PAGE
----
|Van De Loo, Frank|
Submitted to: Journal of Plant Physiology
Publication Type: Peer Reviewed Journal
Publication Acceptance Date: 1/1/1997
Publication Date: N/A
Citation: N/A Interpretive Summary: The southwest cotton crop is often exposed to limited water and extremely high temperatures that can inhibit photosynthesis, thereby decreasing yield and quality. For cotton and other important crops, the heat-induced inhibition of photosynthesis is directly related to an effect on a chloroplast-localized enzyme called Rubisco activase. Rubisco activase functions to activate the enzyme, called Rubisco, that catalyzes the fixation of CO2 into sugars. Rubisco activase is found in two nearly identical forms in most plant species, but there is no information about the biological significance of this fact. We have used the cloned forms of Rubisco activase from spinach to determine the response of the two forms to high temperature. Our results demonstrate that the long form is much more tolerant of high temperatures than the short form. Significantly, when the two forms of the enzyme are mixed together the short form is protected against heat-inhibition. Our results provide the first scientific basis to form a hypothesis about the need for two forms of the enzyme. We will pursue research to determine how heat stress alters the metabolism of the two forms of Rubisco activase in cotton and we will determine if genetic differences in the production of the two forms in different crop species is related to high-temperature tolerance. This work is applicable to scientists in both the public and private sectors that are interested in plant response to environmental stress.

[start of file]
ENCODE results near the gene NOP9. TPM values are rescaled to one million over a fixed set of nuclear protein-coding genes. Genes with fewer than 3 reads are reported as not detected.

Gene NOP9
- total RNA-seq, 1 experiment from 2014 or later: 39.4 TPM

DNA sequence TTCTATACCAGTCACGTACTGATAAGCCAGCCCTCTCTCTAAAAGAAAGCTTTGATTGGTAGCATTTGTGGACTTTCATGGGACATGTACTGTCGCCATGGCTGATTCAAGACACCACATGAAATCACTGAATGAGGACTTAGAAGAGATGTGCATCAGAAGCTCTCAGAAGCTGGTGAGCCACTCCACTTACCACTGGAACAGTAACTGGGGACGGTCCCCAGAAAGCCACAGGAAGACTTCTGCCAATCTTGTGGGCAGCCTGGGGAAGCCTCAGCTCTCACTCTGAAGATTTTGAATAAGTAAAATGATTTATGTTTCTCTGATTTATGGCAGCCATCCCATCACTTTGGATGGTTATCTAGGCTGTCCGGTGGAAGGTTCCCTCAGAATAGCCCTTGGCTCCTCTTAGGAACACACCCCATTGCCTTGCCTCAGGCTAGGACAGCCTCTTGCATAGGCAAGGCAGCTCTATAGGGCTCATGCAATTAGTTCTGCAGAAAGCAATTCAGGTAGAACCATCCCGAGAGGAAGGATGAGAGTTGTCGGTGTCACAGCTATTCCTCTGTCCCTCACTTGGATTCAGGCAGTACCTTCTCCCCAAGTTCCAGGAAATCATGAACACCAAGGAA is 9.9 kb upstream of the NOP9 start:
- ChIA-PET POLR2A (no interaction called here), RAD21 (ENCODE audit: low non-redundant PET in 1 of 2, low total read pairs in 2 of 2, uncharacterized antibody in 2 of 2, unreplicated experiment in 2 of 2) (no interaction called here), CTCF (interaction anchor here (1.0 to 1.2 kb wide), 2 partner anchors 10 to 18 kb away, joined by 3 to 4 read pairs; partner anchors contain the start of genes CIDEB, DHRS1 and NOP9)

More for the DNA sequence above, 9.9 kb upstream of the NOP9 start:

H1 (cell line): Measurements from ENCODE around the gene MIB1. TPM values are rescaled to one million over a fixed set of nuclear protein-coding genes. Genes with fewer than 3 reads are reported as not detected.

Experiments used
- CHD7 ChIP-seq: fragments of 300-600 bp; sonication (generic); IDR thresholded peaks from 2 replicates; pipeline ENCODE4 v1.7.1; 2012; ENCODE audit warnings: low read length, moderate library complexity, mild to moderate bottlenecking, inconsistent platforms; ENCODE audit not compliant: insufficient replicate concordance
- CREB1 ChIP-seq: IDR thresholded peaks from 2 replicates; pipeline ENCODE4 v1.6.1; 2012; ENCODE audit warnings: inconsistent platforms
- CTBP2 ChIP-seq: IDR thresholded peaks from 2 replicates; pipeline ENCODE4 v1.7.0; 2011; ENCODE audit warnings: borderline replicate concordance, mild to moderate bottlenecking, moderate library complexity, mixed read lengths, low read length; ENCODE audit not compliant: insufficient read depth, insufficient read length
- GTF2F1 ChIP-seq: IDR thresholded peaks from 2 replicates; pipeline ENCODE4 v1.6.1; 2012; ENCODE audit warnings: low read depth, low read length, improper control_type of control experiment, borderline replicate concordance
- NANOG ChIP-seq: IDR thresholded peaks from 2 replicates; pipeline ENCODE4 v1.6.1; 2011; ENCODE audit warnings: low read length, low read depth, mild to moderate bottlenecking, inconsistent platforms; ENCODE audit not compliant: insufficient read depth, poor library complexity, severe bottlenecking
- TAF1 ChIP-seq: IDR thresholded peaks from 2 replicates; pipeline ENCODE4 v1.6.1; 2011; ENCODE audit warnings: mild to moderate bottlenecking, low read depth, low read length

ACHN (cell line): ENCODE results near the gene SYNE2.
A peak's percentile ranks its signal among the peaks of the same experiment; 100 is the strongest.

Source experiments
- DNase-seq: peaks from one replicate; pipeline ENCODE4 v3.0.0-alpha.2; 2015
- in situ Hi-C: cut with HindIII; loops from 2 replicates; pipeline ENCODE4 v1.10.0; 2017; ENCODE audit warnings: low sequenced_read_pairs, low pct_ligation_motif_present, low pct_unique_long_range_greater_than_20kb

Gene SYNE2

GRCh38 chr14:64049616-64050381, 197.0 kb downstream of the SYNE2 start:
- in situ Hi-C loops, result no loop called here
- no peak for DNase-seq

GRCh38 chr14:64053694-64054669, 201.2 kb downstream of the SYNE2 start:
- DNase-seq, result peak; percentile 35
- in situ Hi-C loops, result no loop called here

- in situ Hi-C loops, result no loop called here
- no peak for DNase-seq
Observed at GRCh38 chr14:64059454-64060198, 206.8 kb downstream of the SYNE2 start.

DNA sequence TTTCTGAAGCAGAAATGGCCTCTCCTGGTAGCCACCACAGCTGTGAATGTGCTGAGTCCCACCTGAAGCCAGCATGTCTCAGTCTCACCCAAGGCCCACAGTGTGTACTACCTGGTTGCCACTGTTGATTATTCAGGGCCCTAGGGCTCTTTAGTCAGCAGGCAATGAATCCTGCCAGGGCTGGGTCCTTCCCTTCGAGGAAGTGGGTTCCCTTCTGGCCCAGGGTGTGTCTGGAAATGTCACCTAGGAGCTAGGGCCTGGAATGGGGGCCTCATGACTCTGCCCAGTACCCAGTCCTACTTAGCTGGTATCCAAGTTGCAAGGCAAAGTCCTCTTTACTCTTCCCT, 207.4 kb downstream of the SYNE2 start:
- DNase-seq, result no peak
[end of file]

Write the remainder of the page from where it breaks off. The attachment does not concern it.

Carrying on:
Technical Abstract: Ribulose-1,5-bisphosphate carboxylase/oxygenase activase often consists of two polypeptides that arise from alternative splicing of pre-mRNA. In this study, recombinant versions of the spinach (Spinacea oleracea L.) 45 kD and 41 kD forms of activase were analyzed for their response to temperature. The temperature optimum for ATPase hydrolysis by the 45 kD form was 45 deg. .C, approximately 13 deg. C higher than the 41 kD form. When the two forms were mixed, the temperature response of the hybrid enzyme was similar to the 45 kD form. In the absence of adenine nucleotide, preincubation of either activase form at temperatures above 25 deg. C inactivated ATPase activity (T50 = 30 deg. C). ATPgS, but not ADP, significantly enhanced the thermostability of the 45 kD form (T50 = 55 deg. C), but was much less effective for the 41 kD form (T50 = 41 deg. C). Measurements of intrinsic fluorescence showed that the increase that is associated with ATPgS-induced dsubunit aggregation was lost at a much lower temperature for the 41 kD for than for either the 45 kD form or a mixture of the two forms. However, the two activase forms were equally susceptible to limited proteolysis after heat treatment. The results indicate that 1) the two forms of activase differ in thermal stability; 2) the 45 kD form confers increased thermal stability to the 41 kD form in the hybrid enzyme; and 3) a loss of subunit interactions, rather than enzyme denaturation, appears to be the initial cause of temperature inactivation of activase.